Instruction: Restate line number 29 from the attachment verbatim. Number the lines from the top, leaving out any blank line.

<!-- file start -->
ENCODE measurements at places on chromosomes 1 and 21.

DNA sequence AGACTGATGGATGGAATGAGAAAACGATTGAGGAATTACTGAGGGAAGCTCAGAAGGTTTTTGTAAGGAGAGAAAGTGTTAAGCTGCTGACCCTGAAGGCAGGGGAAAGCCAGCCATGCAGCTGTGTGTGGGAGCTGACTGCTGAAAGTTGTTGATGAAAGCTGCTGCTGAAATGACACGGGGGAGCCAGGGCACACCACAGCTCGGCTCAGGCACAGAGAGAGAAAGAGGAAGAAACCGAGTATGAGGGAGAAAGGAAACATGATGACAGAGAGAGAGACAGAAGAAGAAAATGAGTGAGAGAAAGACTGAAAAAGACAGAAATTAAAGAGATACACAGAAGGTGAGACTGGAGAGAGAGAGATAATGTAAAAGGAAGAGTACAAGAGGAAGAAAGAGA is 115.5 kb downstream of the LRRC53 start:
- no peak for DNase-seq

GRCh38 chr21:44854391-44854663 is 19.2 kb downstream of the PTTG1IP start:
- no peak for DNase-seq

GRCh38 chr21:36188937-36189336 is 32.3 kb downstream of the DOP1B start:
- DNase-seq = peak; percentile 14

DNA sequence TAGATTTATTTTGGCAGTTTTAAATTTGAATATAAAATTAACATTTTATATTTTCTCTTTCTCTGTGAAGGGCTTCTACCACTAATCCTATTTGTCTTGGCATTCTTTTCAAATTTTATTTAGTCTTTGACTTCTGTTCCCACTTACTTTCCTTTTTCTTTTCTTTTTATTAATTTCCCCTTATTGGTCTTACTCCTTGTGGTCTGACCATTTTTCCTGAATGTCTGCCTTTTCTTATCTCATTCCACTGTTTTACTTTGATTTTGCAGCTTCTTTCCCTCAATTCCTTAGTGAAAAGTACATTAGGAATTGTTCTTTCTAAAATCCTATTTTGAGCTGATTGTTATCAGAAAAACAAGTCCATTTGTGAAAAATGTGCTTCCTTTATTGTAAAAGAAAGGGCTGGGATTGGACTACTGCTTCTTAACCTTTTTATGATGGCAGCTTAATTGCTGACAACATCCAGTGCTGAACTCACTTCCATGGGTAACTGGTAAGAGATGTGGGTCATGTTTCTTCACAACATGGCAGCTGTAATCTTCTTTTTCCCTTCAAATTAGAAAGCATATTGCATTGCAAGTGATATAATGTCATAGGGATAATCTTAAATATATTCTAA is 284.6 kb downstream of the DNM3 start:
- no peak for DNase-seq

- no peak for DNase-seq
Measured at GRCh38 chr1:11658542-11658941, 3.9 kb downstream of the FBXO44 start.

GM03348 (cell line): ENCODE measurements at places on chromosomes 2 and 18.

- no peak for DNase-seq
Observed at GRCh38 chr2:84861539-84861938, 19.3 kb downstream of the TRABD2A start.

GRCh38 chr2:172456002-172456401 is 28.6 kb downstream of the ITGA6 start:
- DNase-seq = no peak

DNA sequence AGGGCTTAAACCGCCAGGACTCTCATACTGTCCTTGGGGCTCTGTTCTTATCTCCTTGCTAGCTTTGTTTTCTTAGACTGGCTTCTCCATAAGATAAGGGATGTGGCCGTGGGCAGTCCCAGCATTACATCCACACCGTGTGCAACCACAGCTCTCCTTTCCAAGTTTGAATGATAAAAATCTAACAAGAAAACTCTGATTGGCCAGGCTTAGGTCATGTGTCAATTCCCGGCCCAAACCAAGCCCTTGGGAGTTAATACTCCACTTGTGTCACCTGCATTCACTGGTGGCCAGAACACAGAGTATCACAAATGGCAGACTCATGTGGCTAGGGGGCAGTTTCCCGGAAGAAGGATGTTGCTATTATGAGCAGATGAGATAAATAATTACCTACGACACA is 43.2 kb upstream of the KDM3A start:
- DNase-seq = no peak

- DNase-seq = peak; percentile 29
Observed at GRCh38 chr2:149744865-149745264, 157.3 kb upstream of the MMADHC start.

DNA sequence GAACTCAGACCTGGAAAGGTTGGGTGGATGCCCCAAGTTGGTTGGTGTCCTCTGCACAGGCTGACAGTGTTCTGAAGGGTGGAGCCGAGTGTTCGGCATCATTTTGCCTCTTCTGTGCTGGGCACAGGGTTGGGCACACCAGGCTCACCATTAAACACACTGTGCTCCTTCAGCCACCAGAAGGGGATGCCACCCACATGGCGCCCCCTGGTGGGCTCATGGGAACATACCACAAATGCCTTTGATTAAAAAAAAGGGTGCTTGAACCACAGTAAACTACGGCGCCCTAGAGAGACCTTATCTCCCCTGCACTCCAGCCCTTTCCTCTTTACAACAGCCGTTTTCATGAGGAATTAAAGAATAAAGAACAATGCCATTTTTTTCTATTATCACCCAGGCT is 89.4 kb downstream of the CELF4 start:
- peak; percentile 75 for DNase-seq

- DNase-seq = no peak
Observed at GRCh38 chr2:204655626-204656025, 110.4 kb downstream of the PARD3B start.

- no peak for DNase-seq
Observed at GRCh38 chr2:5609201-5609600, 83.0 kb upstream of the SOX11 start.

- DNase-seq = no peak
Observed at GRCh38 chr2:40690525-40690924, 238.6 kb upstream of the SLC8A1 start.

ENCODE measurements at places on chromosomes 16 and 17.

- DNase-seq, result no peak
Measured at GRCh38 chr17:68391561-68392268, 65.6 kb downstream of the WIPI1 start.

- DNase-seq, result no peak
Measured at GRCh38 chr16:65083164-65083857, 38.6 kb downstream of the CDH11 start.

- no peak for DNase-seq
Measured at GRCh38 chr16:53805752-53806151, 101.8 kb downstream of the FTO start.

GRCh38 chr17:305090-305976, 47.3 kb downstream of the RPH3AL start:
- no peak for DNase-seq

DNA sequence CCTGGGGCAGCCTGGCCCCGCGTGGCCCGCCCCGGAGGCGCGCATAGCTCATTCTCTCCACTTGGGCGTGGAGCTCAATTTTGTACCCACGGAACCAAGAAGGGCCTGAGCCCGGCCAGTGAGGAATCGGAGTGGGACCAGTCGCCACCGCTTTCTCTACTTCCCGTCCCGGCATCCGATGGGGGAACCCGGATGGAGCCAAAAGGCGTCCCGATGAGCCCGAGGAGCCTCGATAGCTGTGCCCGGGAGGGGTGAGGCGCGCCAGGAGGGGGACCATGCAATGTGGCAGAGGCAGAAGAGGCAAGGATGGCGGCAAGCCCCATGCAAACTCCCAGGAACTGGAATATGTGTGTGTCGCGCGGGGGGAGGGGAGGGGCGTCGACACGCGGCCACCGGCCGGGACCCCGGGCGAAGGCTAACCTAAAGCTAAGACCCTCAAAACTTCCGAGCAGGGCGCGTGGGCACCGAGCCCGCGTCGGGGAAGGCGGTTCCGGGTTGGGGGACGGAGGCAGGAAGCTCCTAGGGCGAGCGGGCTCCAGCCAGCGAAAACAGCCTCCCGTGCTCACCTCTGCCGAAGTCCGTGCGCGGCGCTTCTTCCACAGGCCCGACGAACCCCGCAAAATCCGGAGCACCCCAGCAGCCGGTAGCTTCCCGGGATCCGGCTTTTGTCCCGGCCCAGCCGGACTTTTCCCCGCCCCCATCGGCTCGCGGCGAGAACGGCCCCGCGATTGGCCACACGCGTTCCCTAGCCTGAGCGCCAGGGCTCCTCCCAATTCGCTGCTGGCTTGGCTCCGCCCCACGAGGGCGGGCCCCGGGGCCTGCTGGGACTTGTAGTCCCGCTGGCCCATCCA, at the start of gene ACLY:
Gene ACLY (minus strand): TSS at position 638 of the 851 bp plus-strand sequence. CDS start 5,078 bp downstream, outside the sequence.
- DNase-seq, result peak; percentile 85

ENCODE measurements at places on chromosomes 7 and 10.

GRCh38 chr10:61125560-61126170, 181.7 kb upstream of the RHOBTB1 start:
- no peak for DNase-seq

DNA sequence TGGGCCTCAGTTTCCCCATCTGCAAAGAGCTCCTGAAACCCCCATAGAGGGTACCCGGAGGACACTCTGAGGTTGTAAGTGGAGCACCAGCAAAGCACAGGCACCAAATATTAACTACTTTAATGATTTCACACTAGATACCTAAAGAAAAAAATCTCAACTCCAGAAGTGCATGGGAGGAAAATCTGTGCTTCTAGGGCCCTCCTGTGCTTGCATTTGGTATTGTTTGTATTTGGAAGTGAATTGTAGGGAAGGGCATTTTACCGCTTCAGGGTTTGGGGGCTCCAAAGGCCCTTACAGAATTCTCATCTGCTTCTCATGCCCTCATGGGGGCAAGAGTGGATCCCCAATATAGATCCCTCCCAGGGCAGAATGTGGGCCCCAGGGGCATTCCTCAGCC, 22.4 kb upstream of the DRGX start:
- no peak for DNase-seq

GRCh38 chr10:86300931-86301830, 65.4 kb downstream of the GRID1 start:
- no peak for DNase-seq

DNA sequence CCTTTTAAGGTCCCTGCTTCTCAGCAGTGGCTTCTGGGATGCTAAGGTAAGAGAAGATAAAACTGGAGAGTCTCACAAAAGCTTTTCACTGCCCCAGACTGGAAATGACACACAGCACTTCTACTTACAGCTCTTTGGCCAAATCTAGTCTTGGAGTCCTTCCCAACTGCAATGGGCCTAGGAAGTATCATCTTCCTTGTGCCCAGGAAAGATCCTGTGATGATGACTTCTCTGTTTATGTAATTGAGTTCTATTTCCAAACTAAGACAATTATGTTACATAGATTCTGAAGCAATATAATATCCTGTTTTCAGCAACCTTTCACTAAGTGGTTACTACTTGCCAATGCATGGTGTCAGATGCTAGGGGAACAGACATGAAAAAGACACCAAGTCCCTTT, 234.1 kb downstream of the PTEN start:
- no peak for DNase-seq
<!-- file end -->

ENCODE measurements at places on chromosomes 16 and 17.